Origami: The Hobby of a Six-Year-Old
May 15, 2015
It started innocently enough. At church, no less.
Aaron's teacher showed him how to fold a paper airplane. He came home and made fifty of them.
The paper airplanes gradually transformed. He started making so many different kinds of airplanes (I grew up under the false impression that a paper airplane was just a paper airplane--wrong!) that he ended up studying the effect of the dihedral angle of wings for his science fair project.
From there, he went to origami. One day, he came home from school with a book of very easy projects, and he made them all in an hour.
I have pushed a lot of things on my kids (reading, piano, chores...), but this is a hobby I've done almost nothing to encourage. (After he'd been doing it for months, I finally bought him a pack of real origami paper, and that's been about the extent of it.)
It has been so fun to watch him discover something he really loves and pursue it all on his own. When we go to the library, he parks himself in the crafts section and pores over instruction books before deciding what he wants to bring home.
At home, he uses the coffee table as a workspace and can be found there most afternoons after school (I think it is a great de-stresser for him.) One of the things I've loved about origami is that, for the most part, he can teach himself through books and videos. Occasionally, he will ask for clarification on a step, but most of the time, he figures it out all on his own.
Two of his favorite books (found by him, not by me) have been Make Your Own Art: Origami and Not-Quite-So-Easy Origami. They have taught him how to make (among other things) a crane, bird, pinwheel, and fortune teller. (The fortune teller especially has brought back a lot of childhood memories for me. It's been so entertaining to see the fortunes Aaron comes up with: "You will have 100 people in your family." "You will be an amazing Lego Builder." Or, my personal favorite, "You will read 2600 minutes in one day.")
Although, like I said, I haven't done anything to cultivate Aaron's hobby, I have used it to my advantage. If you have a boy with origami skills, you might as well use them, I say.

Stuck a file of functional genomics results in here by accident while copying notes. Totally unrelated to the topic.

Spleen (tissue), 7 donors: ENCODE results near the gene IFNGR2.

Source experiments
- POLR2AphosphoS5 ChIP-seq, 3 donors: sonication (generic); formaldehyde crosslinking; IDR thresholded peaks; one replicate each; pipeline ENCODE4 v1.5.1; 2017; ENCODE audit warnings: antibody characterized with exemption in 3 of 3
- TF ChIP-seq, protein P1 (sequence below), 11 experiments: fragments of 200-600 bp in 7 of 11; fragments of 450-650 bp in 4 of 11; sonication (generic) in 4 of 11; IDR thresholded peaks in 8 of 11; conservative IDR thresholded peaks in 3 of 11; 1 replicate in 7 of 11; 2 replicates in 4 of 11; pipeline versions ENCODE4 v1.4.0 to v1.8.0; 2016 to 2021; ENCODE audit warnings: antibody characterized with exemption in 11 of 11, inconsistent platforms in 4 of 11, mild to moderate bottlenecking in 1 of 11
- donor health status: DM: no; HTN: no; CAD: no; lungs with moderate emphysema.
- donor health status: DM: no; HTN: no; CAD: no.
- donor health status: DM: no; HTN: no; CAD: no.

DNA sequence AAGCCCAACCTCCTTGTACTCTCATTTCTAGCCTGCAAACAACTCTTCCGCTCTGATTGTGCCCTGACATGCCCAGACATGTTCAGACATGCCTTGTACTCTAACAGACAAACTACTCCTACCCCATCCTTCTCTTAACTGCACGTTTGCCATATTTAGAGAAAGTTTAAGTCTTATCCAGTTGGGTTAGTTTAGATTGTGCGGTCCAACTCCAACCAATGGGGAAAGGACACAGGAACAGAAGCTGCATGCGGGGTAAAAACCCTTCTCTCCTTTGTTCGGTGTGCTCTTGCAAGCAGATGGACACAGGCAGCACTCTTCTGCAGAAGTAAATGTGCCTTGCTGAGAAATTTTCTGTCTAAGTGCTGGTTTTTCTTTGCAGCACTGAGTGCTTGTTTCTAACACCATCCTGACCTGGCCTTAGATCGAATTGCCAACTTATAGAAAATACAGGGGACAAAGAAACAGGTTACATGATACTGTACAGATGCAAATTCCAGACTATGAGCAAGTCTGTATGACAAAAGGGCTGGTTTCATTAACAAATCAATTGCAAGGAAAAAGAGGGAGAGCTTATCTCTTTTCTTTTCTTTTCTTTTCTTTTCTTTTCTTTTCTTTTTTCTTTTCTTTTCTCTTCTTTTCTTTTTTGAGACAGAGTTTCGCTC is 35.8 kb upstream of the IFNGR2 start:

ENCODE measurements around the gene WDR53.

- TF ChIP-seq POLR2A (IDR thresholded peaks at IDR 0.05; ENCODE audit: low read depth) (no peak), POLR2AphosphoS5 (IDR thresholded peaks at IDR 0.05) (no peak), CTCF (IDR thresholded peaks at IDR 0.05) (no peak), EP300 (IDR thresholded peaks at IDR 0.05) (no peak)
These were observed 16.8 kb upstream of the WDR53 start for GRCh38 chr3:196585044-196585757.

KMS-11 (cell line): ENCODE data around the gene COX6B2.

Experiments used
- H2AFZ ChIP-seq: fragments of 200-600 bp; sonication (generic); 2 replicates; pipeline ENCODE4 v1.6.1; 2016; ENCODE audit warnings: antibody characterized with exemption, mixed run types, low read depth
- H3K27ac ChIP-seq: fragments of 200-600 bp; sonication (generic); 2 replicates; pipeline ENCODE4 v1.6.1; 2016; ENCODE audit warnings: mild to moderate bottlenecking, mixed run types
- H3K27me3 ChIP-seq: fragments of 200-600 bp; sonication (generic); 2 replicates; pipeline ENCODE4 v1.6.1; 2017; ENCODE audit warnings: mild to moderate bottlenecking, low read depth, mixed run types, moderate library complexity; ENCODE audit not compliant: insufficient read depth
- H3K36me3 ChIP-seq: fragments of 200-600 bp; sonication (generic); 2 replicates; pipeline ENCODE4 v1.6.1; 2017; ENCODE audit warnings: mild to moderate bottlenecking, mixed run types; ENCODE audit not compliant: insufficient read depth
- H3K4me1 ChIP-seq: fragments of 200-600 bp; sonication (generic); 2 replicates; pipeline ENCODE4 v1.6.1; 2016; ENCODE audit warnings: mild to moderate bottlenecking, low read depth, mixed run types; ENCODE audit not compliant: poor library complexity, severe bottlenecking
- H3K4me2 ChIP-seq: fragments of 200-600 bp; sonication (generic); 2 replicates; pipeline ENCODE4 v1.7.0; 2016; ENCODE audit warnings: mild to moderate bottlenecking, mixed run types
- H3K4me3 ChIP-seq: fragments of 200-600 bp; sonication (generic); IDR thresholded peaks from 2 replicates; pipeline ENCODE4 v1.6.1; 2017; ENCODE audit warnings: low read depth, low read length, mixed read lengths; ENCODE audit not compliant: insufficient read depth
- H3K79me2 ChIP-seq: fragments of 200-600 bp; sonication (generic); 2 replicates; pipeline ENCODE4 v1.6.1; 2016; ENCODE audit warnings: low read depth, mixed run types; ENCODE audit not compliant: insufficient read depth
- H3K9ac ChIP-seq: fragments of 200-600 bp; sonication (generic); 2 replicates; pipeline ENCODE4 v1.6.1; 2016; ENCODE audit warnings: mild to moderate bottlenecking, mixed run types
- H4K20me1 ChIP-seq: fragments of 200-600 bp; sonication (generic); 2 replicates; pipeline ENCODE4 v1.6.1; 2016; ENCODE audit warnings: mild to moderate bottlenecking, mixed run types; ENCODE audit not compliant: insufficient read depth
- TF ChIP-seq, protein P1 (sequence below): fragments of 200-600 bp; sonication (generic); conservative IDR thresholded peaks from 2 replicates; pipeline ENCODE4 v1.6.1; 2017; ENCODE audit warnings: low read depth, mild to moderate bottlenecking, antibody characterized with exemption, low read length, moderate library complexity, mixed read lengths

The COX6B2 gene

My dad's 60th birthday was earlier this month, and since that's a bigger birthday than, say, 59, I wanted to do something special. I thought it would be nice if my siblings and I wrote sixty things about him that we love, but then I decided to extend the invitation to extended family and friends. After a few days, we had a great little collection of notes.
Growing up, my dad always made banners for us when it was our birthdays, so I thought it would be fun to make him a banner out of the sixty notes. At first, I was just going to cut out sixty hearts and write the notes directly onto them. But then I thought, Why not make sixty origami hearts and tuck each note into the pocket at the back of it? Then it would be like opening a little letter each time.
Turns out, sixty is a lot more than I realized, but I had just the boy for the job. Up to that point, he'd never made a heart (I guess six-year-old boys think ninja stars are more exciting than hearts), but he quickly learned, and then he just pumped them out. I kind of expected him to get bored after fifteen of them, but he didn't. Then Max wanted to help, and even though his folds weren't as sharp or as accurate as Aaron's, he did a great job. Together, they cranked them out in no time with very little effort on my part (although I admit to making a few hearts myself, just for the fun of it).
Then I punched holes in the side and strung them together. I printed off all the messages from family and friends, cut them apart, and tucked them into the little pockets on the hearts. By the time I was done, the banner was quite long. We stuffed the whole thing into an oversized envelope and shipped it off to Colorado where my dad opened it on his birthday and then spent the rest of the day unfolding the little notes and reading them.
This has been such a great hobby for Aaron. It's relatively mess-free (although if you saw his room stuffed with airplanes, cranes, and ninja stars, I think you'd disagree), quiet, and creative. Aaron has always loved math, and I think origami is great introduction to geometry with all its angles and shapes. It has taught me that sometimes my kids don't need me to come up with activities or interests for them. Sometimes what they come up with on their own is just perfect.